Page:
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Queen Mary Ship

CALIFORNIA | LOCAL
October 21, 1992
A preliminary review of the Queen Mary by U.S. Navy inspectors indicated that the ship does not need to be immediately dry-docked at a cost of $6 million. The hull "gave no indications of imminent risk of flooding" because of rusting, Capt. B. Janov, commander of the Long Beach Naval Shipyard, recently advised city officials. Nevertheless, Janov recommended a thorough study of the ship's hull. Assistant City Manager John Shirey said Tuesday the city would seek such a study.
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CALIFORNIA | LOCAL
October 8, 1992 | RICK HOLGUIN, TIMES STAFF WRITER
The majority of Long Beach's harbor commissioners said Wednesday they will not agree to pay $6.2 million to immediately dry-dock the Queen Mary and repair its rusty hull, as recommended by experts earlier this week. The harbor commissioners had agreed to pay $6.5 million for repairs that were already planned. But three of the five commissioners said in interviews that they would rather sell the ship to a Hong Kong firm for $20 million than put more money into the Long Beach landmark.
CALIFORNIA | LOCAL
October 7, 1992 | RICK HOLGUIN, TIMES STAFF WRITER
The Queen Mary should be dry-docked immediately for repairs to its rusty, leaky hull, according to a new report. The additional $6.2-million expense could jeopardize a City Council proposal to keep the ship in Long Beach. City officials had been optimistic that they could persuade the Harbor Department to pay for $6 million in immediate repairs recommended by Rados International Corp. in a report released in July.
CALIFORNIA | LOCAL
September 30, 1992 | RICK HOLGUIN, TIMES STAFF WRITER
Acting to stave off the sale of the Queen Mary, the Long Beach City Council voted Tuesday to begin negotiations to take over the historic ocean liner from the city's Harbor Department. The 7-2 vote, which followed six hours of sometimes heated debate and public testimony, virtually ensures that the ship will remain in Long Beach for the foreseeable future, city and harbor officials said.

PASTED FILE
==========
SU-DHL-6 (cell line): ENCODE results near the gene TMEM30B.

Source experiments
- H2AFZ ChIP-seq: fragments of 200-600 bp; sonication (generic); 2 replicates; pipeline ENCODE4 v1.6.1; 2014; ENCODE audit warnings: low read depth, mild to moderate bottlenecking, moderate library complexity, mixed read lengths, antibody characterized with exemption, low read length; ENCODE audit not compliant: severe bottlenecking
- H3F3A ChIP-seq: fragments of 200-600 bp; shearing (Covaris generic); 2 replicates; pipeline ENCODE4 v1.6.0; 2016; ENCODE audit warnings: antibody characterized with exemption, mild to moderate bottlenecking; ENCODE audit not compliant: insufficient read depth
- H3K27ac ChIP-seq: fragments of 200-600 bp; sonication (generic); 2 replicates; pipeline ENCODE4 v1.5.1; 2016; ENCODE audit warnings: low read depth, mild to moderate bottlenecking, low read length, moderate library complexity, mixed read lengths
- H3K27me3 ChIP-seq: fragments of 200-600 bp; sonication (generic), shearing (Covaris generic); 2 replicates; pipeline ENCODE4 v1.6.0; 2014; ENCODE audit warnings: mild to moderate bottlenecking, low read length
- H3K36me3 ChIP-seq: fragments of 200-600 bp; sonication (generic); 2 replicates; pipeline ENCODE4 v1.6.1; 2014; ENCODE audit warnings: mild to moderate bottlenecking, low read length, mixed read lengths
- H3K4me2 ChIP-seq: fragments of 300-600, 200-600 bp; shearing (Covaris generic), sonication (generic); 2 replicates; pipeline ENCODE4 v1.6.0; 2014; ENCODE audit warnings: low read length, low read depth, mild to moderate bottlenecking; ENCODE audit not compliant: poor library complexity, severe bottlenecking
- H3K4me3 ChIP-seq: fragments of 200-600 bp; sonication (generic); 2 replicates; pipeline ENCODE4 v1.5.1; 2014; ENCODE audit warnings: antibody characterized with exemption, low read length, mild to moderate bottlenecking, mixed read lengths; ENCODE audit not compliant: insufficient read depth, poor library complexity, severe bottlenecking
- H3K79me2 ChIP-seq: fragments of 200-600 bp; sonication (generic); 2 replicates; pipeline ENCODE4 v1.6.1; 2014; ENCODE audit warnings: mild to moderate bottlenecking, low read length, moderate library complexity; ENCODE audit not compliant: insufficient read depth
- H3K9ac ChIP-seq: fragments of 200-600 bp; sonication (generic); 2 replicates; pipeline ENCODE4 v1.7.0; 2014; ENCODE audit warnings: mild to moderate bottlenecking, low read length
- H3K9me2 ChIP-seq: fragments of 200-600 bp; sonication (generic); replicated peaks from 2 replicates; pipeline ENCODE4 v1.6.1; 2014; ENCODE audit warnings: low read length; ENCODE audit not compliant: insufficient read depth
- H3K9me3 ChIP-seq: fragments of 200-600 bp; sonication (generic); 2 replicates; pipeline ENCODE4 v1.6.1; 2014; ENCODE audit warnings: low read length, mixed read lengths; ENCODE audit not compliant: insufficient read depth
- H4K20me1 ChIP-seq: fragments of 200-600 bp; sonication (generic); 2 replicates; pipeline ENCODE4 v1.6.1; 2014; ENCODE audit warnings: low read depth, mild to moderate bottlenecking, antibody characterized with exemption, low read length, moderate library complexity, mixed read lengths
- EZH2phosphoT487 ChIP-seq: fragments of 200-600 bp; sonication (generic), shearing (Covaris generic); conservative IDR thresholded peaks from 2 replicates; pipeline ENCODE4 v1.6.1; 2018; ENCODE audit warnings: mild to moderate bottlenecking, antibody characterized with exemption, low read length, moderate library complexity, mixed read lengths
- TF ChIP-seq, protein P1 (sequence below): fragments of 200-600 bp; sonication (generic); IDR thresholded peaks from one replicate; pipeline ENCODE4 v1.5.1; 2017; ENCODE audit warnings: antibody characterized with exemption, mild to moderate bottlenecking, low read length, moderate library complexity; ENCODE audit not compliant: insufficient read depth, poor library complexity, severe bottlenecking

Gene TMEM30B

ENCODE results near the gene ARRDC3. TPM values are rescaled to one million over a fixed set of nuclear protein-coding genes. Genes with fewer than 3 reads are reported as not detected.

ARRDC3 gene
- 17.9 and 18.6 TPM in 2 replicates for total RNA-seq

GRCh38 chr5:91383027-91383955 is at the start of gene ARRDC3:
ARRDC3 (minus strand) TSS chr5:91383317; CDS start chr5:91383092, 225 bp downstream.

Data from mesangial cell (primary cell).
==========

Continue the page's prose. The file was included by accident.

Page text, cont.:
CALIFORNIA | LOCAL
September 29, 1992 | RICK HOLGUIN, TIMES STAFF WRITER
A majority of Long Beach's harbor commissioners favor selling the Queen Mary, but today the group will offer to turn the ocean liner over to the City Council--probably the last hope of keeping the ship in the city. The Board of Harbor Commissioners agreed Monday in a closed session to make the offer to the City Council before accepting a $20-million bid from an investment group that wants to move the ship to Hong Kong, according to a source close to the negotiations.
CALIFORNIA | LOCAL
September 25, 1992
Members of the county Historical Landmarks and Records Commission agreed Thursday to notify the state that the Queen Mary appears eligible for inclusion on the National Register of Historic Places. Los Angeles County and the Board of Supervisors have no power to officially nominate the ship--owned by the Long Beach Harbor Department and managed by the Walt Disney Co.--for historical recognition from the federal government.
CALIFORNIA | LOCAL
September 23, 1992
Long Beach City Auditor Robert E. Fronke has concluded that the Walt Disney Co. has done its part to maintain the Queen Mary, which is badly rusted and needs as much as $27 million in repairs and maintenance. Fronke said that his findings, which were reported to a City Council committee on Tuesday, were based on a review of documents and other information dating back to 1989.
CALIFORNIA | LOCAL
September 9, 1992
Long Beach officials on Tuesday narrowed down the list of proposals for the Queen Mary to six--one to operate the ocean liner where it is now moored and five to buy the vessel and move it out of the city. The Long Beach Board of Harbor Commissioners rejected 12 proposals to buy or operate the ship because they were not accompanied with a $100,000 bond, a requirement imposed by harbor officials to weed out spurious offers.
CALIFORNIA | LOCAL
August 26, 1992 | RICK HOLGUIN, TIMES STAFF WRITER
Long Beach has received 13 proposals to buy the Queen Mary--including one that would return the ship to its original port in England--and five other offers to run the city-owned tourist attraction where it is moored, officials said Tuesday. At least eight of the proposals would move the ship to other countries, including Japan and Canada, said Steven Dillenbeck, director of the city's Harbor Department, which has jurisdiction over the Queen Mary.
CALIFORNIA | LOCAL
August 25, 1992 | RICK HOLGUIN, TIMES STAFF WRITER
An insurance consultant Monday concurred with an earlier opinion that the Queen Mary needs millions of dollars in immediate repairs and improvements to make it safe for tourists and employees. The risk management division of consultant Towers Perrin also recommended that the city of Long Beach or the vessel's operator carry at least $20 million of coverage to protect against huge losses should there be a disaster on the ocean liner.
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